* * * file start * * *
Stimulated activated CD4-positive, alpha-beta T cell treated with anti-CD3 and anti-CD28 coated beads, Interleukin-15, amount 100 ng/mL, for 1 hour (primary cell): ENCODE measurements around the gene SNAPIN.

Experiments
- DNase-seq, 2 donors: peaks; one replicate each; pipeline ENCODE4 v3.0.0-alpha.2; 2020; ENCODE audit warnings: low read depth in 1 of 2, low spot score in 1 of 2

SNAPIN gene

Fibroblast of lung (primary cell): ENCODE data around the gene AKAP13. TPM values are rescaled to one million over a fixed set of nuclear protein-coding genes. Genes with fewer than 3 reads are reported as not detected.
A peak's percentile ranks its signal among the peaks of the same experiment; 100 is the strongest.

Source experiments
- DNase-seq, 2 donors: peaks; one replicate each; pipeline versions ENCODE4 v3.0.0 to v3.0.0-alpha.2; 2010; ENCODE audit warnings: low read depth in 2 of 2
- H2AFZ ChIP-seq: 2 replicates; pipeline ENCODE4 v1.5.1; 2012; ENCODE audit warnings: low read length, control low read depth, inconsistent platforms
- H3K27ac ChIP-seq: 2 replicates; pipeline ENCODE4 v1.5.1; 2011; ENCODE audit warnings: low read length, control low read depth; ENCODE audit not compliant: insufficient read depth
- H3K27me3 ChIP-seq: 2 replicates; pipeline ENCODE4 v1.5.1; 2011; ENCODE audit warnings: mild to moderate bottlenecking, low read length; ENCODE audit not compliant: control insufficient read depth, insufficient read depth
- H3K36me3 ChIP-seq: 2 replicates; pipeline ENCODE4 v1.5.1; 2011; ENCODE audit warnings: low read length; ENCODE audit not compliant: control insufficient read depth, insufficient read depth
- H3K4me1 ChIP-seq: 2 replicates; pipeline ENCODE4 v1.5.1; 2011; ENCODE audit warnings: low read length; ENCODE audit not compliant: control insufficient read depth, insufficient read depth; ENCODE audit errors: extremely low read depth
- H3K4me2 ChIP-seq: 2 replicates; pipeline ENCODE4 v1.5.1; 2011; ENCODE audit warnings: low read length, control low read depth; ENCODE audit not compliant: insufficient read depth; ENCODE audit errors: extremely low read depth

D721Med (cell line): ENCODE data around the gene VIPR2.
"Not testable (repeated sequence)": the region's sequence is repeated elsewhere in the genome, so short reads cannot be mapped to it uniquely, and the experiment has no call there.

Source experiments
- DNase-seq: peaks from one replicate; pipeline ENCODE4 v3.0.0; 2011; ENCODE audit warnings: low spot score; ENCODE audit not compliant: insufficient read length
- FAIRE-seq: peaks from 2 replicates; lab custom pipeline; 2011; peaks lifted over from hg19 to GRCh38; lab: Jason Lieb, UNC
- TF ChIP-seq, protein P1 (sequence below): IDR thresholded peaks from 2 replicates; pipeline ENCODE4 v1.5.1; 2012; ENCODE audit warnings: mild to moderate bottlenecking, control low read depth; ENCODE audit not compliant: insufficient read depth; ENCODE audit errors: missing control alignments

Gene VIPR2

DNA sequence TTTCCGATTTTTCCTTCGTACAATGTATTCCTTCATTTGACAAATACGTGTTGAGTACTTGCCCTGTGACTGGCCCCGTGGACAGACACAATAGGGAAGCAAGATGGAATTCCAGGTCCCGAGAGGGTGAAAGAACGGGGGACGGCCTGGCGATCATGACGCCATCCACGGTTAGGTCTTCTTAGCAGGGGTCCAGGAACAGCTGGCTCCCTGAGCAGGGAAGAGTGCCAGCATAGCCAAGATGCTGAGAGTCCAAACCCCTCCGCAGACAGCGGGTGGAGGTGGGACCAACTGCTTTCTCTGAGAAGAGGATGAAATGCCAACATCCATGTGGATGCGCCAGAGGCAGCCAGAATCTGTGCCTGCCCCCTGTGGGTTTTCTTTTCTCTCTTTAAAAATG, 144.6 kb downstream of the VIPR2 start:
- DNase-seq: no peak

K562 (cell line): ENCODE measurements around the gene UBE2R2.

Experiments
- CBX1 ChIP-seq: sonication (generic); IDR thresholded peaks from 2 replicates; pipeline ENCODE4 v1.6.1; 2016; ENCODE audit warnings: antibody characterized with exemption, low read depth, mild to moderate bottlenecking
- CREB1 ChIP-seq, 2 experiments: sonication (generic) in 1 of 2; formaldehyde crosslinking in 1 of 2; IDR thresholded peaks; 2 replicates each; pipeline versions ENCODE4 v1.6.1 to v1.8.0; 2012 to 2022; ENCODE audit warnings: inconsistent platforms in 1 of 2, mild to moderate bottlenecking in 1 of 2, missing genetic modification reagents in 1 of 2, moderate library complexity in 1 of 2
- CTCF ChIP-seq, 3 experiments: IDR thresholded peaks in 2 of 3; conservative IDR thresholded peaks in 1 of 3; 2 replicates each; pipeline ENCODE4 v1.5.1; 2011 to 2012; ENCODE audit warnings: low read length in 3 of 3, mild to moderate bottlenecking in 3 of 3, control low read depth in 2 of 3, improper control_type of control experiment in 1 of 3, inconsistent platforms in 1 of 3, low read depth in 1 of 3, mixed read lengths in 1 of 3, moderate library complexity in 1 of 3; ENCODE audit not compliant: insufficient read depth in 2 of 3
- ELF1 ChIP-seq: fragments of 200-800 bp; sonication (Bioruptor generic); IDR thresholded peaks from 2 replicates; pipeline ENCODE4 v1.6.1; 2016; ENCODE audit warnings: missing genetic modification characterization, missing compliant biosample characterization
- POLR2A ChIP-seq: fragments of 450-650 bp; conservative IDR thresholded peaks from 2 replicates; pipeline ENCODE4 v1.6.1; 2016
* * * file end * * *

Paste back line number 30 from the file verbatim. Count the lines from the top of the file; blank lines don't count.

- POLR2A ChIP-seq: fragments of 450-650 bp; conservative IDR thresholded peaks from 2 replicates; pipeline ENCODE4 v1.6.1; 2016